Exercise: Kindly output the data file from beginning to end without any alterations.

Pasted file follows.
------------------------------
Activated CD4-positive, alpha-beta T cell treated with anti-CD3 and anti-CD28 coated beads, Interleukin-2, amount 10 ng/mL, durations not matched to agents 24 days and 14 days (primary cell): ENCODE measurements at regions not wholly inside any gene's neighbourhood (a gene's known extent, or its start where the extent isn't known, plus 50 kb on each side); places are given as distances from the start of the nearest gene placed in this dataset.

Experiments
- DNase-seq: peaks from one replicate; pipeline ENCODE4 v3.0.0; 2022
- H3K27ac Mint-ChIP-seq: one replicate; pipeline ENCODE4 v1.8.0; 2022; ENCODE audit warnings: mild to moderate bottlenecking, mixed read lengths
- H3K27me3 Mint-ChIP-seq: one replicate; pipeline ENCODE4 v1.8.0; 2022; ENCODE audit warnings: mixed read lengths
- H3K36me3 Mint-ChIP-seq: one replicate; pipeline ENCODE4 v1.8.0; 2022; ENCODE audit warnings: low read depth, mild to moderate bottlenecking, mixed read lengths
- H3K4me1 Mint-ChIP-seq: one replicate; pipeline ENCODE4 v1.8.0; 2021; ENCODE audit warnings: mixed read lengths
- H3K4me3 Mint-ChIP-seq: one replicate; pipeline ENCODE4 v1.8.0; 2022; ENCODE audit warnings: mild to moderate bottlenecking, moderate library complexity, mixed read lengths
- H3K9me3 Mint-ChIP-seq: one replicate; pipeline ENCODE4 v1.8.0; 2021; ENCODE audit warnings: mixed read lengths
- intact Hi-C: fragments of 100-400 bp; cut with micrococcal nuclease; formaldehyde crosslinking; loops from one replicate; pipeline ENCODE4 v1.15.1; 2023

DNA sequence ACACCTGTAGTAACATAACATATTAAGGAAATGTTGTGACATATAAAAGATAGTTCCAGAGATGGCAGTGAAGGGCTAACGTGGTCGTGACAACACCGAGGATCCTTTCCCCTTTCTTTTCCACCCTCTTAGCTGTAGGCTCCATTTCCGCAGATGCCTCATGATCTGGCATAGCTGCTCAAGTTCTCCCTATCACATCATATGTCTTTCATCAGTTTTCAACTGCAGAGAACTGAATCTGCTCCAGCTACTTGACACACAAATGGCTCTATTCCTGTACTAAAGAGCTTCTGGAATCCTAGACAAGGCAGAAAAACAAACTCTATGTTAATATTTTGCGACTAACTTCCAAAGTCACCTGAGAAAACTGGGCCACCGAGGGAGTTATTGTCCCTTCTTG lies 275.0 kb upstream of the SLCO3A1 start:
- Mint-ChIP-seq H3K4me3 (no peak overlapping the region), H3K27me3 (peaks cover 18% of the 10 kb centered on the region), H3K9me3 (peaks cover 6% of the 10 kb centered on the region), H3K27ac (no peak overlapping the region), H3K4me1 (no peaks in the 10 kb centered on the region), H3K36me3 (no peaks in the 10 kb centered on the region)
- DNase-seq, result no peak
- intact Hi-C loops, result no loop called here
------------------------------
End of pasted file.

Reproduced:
Activated CD4-positive, alpha-beta T cell treated with anti-CD3 and anti-CD28 coated beads, Interleukin-2, amount 10 ng/mL, durations not matched to agents 24 days and 14 days (primary cell): ENCODE measurements at regions not wholly inside any gene's neighbourhood (a gene's known extent, or its start where the extent isn't known, plus 50 kb on each side); places are given as distances from the start of the nearest gene placed in this dataset.

Experiments
- DNase-seq: peaks from one replicate; pipeline ENCODE4 v3.0.0; 2022
- H3K27ac Mint-ChIP-seq: one replicate; pipeline ENCODE4 v1.8.0; 2022; ENCODE audit warnings: mild to moderate bottlenecking, mixed read lengths
- H3K27me3 Mint-ChIP-seq: one replicate; pipeline ENCODE4 v1.8.0; 2022; ENCODE audit warnings: mixed read lengths
- H3K36me3 Mint-ChIP-seq: one replicate; pipeline ENCODE4 v1.8.0; 2022; ENCODE audit warnings: low read depth, mild to moderate bottlenecking, mixed read lengths
- H3K4me1 Mint-ChIP-seq: one replicate; pipeline ENCODE4 v1.8.0; 2021; ENCODE audit warnings: mixed read lengths
- H3K4me3 Mint-ChIP-seq: one replicate; pipeline ENCODE4 v1.8.0; 2022; ENCODE audit warnings: mild to moderate bottlenecking, moderate library complexity, mixed read lengths
- H3K9me3 Mint-ChIP-seq: one replicate; pipeline ENCODE4 v1.8.0; 2021; ENCODE audit warnings: mixed read lengths
- intact Hi-C: fragments of 100-400 bp; cut with micrococcal nuclease; formaldehyde crosslinking; loops from one replicate; pipeline ENCODE4 v1.15.1; 2023

DNA sequence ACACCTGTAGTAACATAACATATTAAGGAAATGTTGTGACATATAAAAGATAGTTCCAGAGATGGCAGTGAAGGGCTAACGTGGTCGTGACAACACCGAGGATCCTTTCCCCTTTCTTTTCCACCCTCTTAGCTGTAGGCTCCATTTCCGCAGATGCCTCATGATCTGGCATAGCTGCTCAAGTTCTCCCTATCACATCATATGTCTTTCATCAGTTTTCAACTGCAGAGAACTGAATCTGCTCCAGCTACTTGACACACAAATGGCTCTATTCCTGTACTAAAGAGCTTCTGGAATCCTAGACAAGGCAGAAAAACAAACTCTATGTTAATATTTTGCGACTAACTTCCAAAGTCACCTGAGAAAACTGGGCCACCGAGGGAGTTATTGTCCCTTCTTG lies 275.0 kb upstream of the SLCO3A1 start:
- Mint-ChIP-seq H3K4me3 (no peak overlapping the region), H3K27me3 (peaks cover 18% of the 10 kb centered on the region), H3K9me3 (peaks cover 6% of the 10 kb centered on the region), H3K27ac (no peak overlapping the region), H3K4me1 (no peaks in the 10 kb centered on the region), H3K36me3 (no peaks in the 10 kb centered on the region)
- DNase-seq, result no peak
- intact Hi-C loops, result no loop called here